Uploaded image for project: 'Moodle'
  1. Moodle
  2. MDL-68166

Write backup files to localcachedir first, then move in place

    XMLWordPrintable

    Details

    • Testing Instructions:
      Hide

      h2 .Setup

      1. Create a medium or large sized test course (Site administration => Development => Create test course)
      2. View the couse
      3. Open its question bank
      4. Import the attached questions.xml
        1. Ignore any warnings - these are unrelated and I'll raise these as a separate issue when I get a chance
      5. Take a note of the courseid

      Baseline

      1. Checkout the latest weekly:

        git log version.php
        # Find the most recent weekly and grab the commit hash
        git checkout [hash]
        

      2. Open the console
      3. Run the following:

        time php admin/cli/backup.php --courseid=[courseid] --destination=/tmp
        

      4. Run it 5 times and take a note of the times

      Patch and rerun

      1. Checkout the main branch again, e.g. for master:

        git checkout master
        

      2. Run another 5 backups

      Comparson

      1. Take an average of the before runs
      2. Average the after runs
      3. Compare the two
        1. Hopefully the numbers are about the same.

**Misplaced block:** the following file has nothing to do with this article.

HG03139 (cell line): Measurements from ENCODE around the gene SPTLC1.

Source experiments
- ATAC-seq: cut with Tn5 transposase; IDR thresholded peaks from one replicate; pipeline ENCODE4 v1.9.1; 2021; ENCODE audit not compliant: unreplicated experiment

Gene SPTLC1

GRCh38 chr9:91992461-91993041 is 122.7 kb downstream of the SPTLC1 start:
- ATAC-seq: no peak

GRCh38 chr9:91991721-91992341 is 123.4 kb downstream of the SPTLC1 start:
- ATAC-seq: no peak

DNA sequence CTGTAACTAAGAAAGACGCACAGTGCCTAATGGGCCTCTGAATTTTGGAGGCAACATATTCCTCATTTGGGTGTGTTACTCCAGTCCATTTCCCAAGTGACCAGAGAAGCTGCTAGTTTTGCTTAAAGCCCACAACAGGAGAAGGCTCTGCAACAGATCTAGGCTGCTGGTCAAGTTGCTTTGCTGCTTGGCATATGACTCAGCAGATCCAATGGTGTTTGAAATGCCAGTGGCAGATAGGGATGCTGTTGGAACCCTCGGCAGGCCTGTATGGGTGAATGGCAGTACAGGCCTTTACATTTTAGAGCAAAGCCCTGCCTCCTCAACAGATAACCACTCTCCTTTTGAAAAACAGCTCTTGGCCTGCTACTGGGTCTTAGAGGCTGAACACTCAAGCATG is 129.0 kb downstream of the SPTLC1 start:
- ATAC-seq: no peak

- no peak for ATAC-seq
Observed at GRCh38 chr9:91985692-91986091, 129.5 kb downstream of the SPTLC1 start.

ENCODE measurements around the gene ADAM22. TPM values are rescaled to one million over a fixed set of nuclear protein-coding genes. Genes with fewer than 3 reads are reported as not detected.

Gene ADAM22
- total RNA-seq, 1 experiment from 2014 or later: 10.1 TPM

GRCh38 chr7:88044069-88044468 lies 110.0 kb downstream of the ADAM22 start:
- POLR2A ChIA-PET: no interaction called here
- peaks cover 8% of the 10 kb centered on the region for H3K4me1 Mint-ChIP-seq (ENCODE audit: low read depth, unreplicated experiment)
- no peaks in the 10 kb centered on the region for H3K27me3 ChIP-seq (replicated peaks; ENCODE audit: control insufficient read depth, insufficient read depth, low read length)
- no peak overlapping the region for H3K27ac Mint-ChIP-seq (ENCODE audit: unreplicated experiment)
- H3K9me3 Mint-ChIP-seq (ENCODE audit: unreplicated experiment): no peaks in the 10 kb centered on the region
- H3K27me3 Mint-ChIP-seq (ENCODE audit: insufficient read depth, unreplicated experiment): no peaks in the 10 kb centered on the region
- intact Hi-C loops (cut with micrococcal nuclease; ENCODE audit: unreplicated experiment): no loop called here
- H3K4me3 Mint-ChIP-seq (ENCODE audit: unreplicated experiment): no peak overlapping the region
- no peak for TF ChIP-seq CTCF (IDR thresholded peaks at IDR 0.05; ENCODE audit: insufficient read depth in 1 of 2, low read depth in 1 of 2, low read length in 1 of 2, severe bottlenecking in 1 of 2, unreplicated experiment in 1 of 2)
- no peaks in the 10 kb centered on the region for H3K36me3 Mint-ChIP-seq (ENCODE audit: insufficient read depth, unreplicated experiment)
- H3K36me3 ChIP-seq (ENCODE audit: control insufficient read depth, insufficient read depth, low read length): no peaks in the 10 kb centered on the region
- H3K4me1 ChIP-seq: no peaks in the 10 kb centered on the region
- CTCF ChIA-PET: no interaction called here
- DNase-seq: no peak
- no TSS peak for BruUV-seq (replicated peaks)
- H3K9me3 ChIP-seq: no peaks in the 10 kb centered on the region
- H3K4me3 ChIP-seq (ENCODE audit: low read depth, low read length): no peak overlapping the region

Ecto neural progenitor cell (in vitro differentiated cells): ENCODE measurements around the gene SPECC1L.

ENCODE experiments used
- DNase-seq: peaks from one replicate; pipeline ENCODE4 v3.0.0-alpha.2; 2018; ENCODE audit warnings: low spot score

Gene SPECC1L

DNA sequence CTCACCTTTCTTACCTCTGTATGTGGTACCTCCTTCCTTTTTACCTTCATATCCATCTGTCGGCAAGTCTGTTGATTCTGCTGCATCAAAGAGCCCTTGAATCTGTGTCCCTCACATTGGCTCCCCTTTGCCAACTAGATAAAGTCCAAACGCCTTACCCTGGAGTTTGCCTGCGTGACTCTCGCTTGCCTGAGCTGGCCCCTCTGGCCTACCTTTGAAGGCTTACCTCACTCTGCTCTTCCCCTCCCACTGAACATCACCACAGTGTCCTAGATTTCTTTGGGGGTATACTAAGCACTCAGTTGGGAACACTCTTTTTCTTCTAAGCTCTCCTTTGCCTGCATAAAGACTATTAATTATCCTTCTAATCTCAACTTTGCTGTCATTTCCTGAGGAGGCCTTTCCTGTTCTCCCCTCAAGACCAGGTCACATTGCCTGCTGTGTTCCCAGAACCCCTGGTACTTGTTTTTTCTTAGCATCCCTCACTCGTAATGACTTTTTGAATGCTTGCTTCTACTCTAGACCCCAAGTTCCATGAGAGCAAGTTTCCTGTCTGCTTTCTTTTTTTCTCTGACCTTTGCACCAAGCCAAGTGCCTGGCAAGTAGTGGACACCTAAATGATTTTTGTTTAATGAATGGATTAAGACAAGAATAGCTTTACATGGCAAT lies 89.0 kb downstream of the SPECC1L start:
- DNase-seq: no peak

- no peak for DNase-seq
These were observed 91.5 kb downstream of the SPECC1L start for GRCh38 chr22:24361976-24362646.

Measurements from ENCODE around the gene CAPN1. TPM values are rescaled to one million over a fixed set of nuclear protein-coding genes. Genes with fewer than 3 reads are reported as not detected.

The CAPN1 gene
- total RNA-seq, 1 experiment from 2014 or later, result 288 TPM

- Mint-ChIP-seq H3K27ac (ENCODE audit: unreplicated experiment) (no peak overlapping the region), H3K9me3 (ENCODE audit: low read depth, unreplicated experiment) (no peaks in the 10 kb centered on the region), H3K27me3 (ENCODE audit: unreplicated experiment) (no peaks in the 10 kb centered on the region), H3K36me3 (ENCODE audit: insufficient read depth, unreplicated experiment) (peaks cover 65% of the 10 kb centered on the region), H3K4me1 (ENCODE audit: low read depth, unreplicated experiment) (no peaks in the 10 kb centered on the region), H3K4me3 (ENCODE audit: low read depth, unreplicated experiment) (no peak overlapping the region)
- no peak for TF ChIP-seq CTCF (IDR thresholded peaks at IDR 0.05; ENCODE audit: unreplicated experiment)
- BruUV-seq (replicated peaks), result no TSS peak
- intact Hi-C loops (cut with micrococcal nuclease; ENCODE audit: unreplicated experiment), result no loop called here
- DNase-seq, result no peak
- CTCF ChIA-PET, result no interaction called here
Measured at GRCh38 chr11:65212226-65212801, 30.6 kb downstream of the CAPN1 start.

Notes

      1. The speed of this is difficult to compare as it depends highly on any other operations going on at the same time
      2. Technically there is an additional operation so there is a potentail for it to be slower, but this is unlikely for most
      3. Whilst this test looks at time to complete, this isn't the whole story.
        On a networked file system this has the potential to reduce load on the storage system as replication is only required once, and not for each write
      Show
      h2 .Setup Create a medium or large sized test course (Site administration => Development => Create test course) View the couse Open its question bank Import the attached questions.xml Ignore any warnings - these are unrelated and I'll raise these as a separate issue when I get a chance Take a note of the courseid Baseline Checkout the latest weekly: git log version.php # Find the most recent weekly and grab the commit hash git checkout [hash] Open the console Run the following: time php admin/cli/backup.php --courseid=[courseid] --destination=/tmp Run it 5 times and take a note of the times Patch and rerun Checkout the main branch again, e.g. for master: git checkout master Run another 5 backups Comparson Take an average of the before runs Average the after runs Compare the two Hopefully the numbers are about the same. Notes The speed of this is difficult to compare as it depends highly on any other operations going on at the same time Technically there is an additional operation so there is a potentail for it to be slower, but this is unlikely for most Whilst this test looks at time to complete, this isn't the whole story. On a networked file system this has the potential to reduce load on the storage system as replication is only required once, and not for each write
    • Affected Branches:
      MOODLE_39_STABLE
    • Pull Master Branch:
      MDL-68166-master-2

      Description